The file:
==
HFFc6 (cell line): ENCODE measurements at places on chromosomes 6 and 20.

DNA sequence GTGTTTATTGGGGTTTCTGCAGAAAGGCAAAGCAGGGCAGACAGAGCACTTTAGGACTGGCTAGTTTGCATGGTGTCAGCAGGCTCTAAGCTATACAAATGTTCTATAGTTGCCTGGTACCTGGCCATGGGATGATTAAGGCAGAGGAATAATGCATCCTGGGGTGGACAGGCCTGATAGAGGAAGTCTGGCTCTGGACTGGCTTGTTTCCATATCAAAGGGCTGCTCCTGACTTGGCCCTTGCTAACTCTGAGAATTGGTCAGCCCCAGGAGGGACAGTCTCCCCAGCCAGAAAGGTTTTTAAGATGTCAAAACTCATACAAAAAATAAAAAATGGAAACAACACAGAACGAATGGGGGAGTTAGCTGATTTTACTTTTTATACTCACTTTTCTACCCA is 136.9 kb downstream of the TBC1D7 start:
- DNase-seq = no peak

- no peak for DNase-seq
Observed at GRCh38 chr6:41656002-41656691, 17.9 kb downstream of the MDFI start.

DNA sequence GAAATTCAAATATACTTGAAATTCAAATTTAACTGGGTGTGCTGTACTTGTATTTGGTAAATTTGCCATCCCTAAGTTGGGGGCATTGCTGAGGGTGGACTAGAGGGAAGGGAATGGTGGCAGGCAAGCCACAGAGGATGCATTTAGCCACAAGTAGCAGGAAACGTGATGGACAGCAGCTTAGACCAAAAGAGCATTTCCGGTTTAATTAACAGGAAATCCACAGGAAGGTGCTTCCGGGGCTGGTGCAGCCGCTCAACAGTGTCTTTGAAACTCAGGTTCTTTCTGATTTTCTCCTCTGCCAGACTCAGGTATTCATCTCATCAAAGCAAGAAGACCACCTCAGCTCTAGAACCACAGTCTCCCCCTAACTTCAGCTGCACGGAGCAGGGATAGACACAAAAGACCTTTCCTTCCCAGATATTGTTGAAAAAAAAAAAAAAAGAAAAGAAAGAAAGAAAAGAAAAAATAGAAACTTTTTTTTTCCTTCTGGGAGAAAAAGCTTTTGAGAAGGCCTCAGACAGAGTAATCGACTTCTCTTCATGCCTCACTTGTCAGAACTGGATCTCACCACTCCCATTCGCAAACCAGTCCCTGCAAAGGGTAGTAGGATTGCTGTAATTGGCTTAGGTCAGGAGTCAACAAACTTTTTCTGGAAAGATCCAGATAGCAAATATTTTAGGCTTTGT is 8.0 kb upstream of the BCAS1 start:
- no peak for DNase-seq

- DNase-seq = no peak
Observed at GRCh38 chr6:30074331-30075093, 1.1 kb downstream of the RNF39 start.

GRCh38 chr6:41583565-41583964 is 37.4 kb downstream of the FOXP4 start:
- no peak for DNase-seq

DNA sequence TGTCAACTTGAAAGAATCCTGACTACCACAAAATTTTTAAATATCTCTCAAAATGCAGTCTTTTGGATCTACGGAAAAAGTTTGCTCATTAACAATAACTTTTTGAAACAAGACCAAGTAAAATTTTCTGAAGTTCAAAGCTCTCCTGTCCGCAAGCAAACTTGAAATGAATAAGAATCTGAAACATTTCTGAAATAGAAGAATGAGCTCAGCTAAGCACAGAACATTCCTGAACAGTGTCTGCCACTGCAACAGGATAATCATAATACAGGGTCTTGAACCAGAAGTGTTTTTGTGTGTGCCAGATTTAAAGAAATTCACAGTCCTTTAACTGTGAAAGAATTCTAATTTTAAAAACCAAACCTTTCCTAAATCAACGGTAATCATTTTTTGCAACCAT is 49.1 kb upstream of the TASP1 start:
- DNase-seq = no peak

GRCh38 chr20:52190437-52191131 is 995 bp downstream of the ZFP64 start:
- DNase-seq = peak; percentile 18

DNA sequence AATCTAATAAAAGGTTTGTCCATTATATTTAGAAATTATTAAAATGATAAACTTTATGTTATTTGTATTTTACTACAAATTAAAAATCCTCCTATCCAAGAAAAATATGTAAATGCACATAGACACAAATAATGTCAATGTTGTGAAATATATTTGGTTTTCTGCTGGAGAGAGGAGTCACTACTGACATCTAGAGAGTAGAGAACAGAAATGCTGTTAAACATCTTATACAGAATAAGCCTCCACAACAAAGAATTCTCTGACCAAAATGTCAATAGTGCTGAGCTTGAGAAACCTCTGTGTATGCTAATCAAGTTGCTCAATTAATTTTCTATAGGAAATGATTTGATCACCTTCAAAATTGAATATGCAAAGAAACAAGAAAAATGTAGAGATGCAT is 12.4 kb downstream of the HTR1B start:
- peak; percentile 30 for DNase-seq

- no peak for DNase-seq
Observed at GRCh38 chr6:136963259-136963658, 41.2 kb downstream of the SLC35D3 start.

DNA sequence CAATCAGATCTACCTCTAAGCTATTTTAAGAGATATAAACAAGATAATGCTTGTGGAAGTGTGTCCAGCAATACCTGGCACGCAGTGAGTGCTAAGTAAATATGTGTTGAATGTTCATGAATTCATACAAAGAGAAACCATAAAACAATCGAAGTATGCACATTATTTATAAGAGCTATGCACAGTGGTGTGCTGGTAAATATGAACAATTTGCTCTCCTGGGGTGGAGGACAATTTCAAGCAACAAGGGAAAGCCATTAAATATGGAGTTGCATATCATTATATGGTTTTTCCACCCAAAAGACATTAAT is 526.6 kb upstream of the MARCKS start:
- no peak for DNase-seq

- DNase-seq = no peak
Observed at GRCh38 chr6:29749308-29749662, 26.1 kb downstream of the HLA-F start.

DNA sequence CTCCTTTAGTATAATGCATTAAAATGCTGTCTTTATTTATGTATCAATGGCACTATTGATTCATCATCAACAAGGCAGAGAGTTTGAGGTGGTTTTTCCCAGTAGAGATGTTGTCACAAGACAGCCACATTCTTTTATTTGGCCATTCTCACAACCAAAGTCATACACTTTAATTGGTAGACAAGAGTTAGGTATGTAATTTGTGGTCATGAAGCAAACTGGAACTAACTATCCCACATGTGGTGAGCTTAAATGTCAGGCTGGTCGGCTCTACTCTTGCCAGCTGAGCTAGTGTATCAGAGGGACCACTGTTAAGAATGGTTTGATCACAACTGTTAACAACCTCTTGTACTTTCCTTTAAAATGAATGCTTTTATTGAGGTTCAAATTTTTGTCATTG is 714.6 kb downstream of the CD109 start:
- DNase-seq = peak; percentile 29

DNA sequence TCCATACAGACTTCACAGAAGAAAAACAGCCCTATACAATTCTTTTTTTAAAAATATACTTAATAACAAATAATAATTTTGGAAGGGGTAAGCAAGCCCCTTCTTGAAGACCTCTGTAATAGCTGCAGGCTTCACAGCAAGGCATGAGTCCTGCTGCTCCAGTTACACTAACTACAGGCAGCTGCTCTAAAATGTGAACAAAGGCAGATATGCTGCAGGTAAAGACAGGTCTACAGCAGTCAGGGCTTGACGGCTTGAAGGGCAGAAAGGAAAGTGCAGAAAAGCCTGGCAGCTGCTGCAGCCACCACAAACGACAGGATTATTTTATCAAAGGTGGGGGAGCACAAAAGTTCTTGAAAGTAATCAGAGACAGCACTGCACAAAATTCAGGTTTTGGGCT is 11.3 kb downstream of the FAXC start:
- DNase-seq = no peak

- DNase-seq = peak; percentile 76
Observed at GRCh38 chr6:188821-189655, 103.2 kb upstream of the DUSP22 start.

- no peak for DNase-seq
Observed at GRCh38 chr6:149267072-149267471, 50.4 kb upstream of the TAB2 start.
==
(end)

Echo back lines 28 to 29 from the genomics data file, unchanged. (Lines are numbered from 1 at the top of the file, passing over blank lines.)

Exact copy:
- DNase-seq = peak; percentile 76
Observed at GRCh38 chr6:188821-189655, 103.2 kb upstream of the DUSP22 start.